5 Reasons to Consider a Career in STEM

STEM diagram with illustrations of computer, light bulb, book, microscope, magnifying glass

Trying to decide what field to study? Or are you looking for a career change, and wondering what jobs have the best outlooks? You’ve likely heard the talk about the growing STEM field (Science, Technology, Engineering, and Mathematics). STEM jobs are currently high in number, and qualified employees are in high demand.

According to the Bureau of Labor Statistics (BLS), STEM occupations are predicted to grow faster than the average for any other occupation. If you naturally excel in the areas of math and science, or have an interest in a related field, a STEM career could be a great fit for you. Even if you do not naturally excel in these areas, if you are passionate about the field and are driven and dedicated enough, you may be able to overcome these challenges and have a successful STEM career.

Here are five reasons to consider a career in STEM: 

1.    It’s rewarding: Many people in the field find their STEM job to be challenging, yet equally rewarding. STEM workers feel satisfaction with the type of work they perform and in many cases are rewarded by the tangible results of their work, whether it is through some type of discovery, innovation, problem solving, or other professional achievement. Many STEM professionals find satisfaction knowing that their work helps make a difference in the world, no matter how small.

2.    Job opportunities: The number of STEM job openings is steadily increasing. They make up more than one out of ten jobs in the United States. Studying for an occupation in STEM means you are likely to have an easier time finding a job.

3.    High salaries: STEM occupations have wages that are nearly double the U.S. average. While not all STEM jobs have salaries higher than the national average for other occupational areas, according to the BLS, the majority do.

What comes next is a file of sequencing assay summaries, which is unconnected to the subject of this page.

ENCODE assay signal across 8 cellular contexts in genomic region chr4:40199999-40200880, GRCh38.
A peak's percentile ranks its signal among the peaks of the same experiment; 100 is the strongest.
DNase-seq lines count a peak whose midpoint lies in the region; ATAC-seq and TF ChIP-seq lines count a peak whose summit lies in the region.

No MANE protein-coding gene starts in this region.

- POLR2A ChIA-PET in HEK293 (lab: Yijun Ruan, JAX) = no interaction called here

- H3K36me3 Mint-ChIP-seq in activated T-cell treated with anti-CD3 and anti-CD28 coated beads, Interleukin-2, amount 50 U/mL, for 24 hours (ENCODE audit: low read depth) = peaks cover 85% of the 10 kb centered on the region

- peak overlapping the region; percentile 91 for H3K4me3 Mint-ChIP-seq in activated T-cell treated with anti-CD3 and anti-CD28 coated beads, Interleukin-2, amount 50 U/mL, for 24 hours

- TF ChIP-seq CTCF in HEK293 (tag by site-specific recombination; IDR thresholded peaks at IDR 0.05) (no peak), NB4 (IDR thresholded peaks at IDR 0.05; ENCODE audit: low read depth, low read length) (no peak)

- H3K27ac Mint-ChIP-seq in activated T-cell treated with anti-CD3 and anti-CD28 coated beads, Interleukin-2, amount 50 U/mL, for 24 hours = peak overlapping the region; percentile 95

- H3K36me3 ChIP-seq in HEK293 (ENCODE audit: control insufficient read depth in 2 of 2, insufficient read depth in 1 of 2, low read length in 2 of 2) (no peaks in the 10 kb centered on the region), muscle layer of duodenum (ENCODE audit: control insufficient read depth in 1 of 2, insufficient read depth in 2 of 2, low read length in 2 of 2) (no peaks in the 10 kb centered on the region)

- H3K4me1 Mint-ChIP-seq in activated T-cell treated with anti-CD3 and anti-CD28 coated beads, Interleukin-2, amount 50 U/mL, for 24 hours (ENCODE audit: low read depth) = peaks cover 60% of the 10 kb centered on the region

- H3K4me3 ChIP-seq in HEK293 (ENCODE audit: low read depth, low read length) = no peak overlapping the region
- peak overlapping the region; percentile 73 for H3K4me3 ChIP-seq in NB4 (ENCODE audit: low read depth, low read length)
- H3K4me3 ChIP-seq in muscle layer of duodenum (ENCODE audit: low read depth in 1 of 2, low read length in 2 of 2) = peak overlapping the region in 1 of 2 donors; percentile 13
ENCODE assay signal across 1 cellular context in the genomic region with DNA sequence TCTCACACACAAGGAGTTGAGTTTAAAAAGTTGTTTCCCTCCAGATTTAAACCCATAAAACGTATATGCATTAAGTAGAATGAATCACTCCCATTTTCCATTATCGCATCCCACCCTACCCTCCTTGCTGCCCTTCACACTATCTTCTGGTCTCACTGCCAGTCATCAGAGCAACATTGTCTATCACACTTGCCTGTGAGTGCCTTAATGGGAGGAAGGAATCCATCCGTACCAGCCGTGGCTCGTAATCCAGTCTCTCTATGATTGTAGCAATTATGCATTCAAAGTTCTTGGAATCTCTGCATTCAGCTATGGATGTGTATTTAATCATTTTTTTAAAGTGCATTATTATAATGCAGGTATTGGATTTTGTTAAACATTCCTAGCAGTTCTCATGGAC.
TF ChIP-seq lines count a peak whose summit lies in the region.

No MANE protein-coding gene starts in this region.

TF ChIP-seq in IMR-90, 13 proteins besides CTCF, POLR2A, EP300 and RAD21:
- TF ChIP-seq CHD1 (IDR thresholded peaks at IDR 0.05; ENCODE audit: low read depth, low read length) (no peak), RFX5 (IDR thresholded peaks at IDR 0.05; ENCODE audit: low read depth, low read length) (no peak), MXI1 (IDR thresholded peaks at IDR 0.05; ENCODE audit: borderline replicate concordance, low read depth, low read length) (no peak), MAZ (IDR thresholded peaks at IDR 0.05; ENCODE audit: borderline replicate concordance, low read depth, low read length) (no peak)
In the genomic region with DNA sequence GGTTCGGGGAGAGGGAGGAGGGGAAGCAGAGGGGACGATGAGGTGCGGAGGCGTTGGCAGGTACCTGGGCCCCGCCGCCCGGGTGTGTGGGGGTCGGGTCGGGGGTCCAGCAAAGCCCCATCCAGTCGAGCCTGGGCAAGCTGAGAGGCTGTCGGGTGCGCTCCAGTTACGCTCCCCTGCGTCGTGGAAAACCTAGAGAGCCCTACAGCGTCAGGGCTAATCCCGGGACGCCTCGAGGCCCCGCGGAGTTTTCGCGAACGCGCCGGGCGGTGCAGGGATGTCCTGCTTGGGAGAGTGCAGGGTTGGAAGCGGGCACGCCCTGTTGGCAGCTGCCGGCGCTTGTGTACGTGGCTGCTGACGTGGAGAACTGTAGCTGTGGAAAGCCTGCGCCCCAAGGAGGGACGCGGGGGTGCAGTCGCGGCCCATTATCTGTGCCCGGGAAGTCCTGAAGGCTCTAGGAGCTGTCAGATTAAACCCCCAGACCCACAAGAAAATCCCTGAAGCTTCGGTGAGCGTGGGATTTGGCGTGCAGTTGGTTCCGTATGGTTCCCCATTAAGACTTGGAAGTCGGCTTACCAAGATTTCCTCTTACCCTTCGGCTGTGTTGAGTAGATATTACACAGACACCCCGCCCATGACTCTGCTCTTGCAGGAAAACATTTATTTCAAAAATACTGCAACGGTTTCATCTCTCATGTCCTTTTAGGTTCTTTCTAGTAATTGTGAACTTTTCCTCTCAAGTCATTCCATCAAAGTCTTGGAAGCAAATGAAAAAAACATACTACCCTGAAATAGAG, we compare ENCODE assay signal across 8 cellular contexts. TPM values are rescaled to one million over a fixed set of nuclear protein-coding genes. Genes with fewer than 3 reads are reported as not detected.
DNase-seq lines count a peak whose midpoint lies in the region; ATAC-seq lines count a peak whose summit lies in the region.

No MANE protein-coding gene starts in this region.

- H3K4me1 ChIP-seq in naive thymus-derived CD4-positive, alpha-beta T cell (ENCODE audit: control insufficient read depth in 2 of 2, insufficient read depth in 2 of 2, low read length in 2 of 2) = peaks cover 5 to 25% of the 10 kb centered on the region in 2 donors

4.    Transferable skills: While there are hundreds of different STEM occupations, the types of skills you develop while studying and working in the field are quite transferrable. The ability to solve problems, conduct research, and think critically is necessary for many occupations. Switching STEM jobs is easier if you have already proven to have these skills from another job in the field.

5.    Passion for the field: Many who choose a career in STEM do so because they truly enjoy it. They are strong in their studies, enjoy being challenged, and feel rewarded by their work. Although salaries are generally high, they are often not driven solely by salary, but by their passion for doing a certain type of work and the satisfaction they feel as a result.

STEM occupations are projected to have the most job openings over the next six years according to BLS. If you’re trying to decide on a career path, STEM is a great option. Jobs are available and employers are in need of qualified people to fill their positions. If you excel in the areas of math and science, and have an interest in these areas, consider pursuing a career in STEM.

Additional information about STEM employment is available from the Bureau of Labor Statistics and can be found here

Some information used in this article came from John I. Jones, “An overview of employment and wages in science, technology, engineering, and math (STEM) groups,” Beyond the Numbers: Employment & Unemployment, vol. 3, no. 8 (U.S. Bureau of Labor Statistics, April 2014).